Several days ago I slipped into my virtual identity as Chrome Underwood with the click of a mouse, strapped on my invisible jetpack and headed straight up into the stratosphere to attend the opening of an art show so staggering in size that it took a sizeable chunk of the heavens just to contain it all.
The show, called “Kiss the Sky,” was curated by SL artist DanCoyote Antonelli (aka DC Spensley in Real Life), and sponsored by the New Media Consortium and the new Museum of Hyperformalism. This larger-than-real life show consisted of works by over a dozen well-known artists that have been dazzling the residents of Second Life with art installations since 2006. Collectively, their work has become a virtual art movement recently named Hyperformalism.
Put in its simplest terms, Hyperformalism is a type of abstract art created and displayed in a virtual environment. But to put it in its proper context, we should note that it is a direct descendant of the 20th Century art movement known as Formalism, or Modernism, which relied purely on color, line, shape and texture without reference to realism, content or context. In other words, in Formalism the aesthetic value of the object was based purely on its form.
Early in the 21st century, however, artists who began moving into Second Life soon realized that here they were not constrained by the laws of physics and other small annoyances, and were thus free from many of the limitations that their earthbound counterparts were subject to. In this new virtual environment they discovered that anything one can imagine can be created, as though with the wave of a magic wand. Well, not quite that easily, but it certainly has that kind of magic about it.
In a virtual environment, for instance, gravity is optional, so objects can be suspended in space,; they can be fully immersive, interactive, kinetic, and can also occur in 2, 3, and 4 dimensions simultaneously. One can even walk through walls if one knows how. So, to an artist, you must understand, this is virtual heaven. Perhaps that’s why this show took place at such a high altitude.
But all of this raises an important question. If anything one can imagine can be created out of thin air, so to speak, and the entire metaverse of Second Life is a wonderland of created objects and forms, why separate out a certain part of it and label it art? If we are now in an entirely new world – far, far, from the exhausting and boring constraints of the old – why drag all of the questions, quanderies, debates and dead ends of that intellectual world with us into this one? Why not start from scratch and redefine the entire notion of art? Even better, why not throw it away?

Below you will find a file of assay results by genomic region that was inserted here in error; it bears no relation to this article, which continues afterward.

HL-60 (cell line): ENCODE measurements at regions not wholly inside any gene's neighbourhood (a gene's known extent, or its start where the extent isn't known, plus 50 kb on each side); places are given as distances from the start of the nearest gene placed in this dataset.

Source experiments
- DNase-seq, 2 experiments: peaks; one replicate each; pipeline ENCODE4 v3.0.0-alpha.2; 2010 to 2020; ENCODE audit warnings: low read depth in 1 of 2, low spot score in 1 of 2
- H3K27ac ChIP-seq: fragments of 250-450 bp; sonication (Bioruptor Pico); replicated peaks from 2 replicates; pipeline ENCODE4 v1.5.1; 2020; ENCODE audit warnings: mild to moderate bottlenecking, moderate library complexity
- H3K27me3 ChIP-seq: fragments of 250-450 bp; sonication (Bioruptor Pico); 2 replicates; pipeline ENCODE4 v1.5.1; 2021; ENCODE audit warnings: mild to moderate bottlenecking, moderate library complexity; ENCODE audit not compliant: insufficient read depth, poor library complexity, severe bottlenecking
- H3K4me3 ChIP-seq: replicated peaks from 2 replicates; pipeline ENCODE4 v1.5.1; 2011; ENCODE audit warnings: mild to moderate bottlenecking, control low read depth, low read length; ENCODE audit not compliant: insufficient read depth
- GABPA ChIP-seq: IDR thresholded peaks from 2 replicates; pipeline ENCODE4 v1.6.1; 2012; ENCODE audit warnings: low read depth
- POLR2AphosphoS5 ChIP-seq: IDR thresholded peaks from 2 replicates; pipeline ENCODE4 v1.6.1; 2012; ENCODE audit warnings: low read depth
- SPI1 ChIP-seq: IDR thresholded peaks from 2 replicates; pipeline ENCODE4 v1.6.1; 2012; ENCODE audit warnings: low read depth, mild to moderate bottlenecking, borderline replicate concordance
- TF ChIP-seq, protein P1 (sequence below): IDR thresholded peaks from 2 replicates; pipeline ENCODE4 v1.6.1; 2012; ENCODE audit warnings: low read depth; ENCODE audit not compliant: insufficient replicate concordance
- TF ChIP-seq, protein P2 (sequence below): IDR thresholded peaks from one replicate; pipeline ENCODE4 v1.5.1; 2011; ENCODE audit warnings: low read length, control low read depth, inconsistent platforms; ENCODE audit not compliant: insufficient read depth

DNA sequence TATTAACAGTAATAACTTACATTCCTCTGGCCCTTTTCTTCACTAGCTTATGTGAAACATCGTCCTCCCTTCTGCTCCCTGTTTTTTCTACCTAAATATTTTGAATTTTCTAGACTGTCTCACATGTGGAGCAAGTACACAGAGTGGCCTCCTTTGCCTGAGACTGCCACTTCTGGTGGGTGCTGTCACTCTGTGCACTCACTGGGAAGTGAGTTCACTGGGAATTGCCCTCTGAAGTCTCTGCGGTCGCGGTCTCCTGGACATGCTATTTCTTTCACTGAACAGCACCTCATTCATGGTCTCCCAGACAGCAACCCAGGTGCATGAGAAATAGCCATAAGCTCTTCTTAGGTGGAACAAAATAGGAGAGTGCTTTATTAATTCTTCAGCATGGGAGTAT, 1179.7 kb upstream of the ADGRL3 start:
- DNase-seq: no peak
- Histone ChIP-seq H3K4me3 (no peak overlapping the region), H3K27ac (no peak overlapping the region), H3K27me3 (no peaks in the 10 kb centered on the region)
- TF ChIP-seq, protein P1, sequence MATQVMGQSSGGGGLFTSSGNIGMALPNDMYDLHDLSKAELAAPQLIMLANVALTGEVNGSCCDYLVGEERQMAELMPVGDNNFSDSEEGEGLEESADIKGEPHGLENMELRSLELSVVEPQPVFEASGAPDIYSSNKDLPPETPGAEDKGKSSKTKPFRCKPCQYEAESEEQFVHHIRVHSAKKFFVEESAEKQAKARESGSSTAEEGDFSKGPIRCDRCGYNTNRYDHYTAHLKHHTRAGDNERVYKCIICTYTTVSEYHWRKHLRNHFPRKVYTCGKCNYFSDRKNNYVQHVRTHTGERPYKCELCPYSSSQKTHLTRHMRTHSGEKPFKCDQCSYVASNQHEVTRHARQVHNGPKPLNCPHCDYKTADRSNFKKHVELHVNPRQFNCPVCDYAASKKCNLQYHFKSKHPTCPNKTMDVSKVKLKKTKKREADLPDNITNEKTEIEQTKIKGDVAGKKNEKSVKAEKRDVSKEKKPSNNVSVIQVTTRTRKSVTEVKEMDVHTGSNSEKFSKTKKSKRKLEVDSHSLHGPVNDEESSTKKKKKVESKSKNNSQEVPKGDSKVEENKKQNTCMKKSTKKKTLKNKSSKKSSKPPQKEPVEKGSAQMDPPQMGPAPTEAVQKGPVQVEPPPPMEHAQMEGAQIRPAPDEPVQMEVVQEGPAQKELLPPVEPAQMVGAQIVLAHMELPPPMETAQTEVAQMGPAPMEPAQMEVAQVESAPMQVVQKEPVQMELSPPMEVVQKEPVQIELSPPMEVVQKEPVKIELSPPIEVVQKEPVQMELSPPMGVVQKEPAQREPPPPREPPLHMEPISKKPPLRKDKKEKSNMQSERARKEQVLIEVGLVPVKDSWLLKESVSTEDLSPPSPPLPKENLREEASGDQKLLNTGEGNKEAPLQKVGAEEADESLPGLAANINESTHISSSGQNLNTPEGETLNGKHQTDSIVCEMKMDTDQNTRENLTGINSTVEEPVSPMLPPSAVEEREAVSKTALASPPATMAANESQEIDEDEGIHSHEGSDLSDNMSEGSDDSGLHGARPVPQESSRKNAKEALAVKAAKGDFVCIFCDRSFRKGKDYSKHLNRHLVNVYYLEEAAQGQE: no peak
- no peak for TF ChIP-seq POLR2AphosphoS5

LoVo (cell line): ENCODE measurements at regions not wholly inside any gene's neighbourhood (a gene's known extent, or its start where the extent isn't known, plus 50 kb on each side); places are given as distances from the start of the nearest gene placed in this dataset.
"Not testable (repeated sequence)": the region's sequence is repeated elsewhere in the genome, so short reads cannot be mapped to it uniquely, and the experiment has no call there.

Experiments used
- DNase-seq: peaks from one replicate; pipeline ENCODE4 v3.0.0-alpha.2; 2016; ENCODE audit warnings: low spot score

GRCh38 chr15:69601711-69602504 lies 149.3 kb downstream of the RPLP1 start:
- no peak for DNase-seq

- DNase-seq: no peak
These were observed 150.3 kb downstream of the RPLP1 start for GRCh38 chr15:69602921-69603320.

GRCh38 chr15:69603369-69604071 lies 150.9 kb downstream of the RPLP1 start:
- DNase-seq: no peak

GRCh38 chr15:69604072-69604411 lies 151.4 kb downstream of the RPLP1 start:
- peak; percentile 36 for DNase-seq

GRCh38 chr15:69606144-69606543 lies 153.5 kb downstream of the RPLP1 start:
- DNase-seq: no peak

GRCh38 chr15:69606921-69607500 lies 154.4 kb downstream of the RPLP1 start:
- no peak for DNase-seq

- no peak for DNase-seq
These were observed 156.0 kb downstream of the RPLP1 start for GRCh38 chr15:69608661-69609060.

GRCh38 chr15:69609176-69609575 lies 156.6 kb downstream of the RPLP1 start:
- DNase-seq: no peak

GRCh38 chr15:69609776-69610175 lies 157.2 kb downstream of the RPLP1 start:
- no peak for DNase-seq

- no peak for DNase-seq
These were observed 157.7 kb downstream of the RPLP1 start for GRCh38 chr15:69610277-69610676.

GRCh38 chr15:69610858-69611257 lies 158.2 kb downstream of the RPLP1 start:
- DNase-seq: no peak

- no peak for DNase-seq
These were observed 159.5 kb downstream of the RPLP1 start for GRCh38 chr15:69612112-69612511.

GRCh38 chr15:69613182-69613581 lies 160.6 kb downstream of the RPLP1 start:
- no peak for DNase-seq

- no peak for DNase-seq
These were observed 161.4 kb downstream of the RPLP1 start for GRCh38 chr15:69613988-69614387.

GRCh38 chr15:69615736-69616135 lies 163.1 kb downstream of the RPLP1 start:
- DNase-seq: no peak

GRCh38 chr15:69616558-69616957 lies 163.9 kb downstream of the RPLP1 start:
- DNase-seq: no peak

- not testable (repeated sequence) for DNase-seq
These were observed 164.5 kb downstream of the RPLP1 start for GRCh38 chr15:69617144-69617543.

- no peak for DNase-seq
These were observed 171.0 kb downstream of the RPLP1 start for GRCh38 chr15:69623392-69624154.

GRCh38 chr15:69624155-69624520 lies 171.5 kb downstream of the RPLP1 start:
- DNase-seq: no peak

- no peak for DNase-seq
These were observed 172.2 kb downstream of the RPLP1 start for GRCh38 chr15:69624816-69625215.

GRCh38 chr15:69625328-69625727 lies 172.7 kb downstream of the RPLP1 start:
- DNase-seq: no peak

I hope to be revisiting this subject frequently in future posts; it’s an important subject, to say the least. A good part of my life was spent either making, exhibiting, or teaching art, and, not unlike a sibling with whom I’ve endured a tempestuous relationship over the years and yet still love him to death, I’m not exactly eager to part with it myself. I also don’t want to leave you with the impression that I’m belittling or ridiculing the artists of Second Life (or those of planet earth, for that matter).
It’s just that, having spent nearly a year in SL now, having seen many of its wonders and having talked to many of its most creative inhabitants, I’ve come to the conclusion that this may be one of the biggest opportunities – and challenges – of our lifetimes. Here we have a chance to start completely anew, to level the playing field – even become the playing field if we wish; and with the creative wattage that’s now plugged in here, we have a chance to become fellow synapses in the cosmic brain… to create without constraint. Hell, why bother to apply them now?
Here in the metaverse, since even the ground beneath us is a work of art, we have now all become artists. We don’t need chilled champagne and caviar to introduce someone’s work anymore; we just need to wander over, fly through, or take a ride on it and then sit back, pop open a beer and hang out on the back porch and marvel at it together, like we would if it were a newly pin-striped ’32 Ford street rod.
Whaddaya say we call it Hypernormalism?
*View the entire collection of photos taken by Chrome Underwood at the Kiss the Sky exhibit on flickr: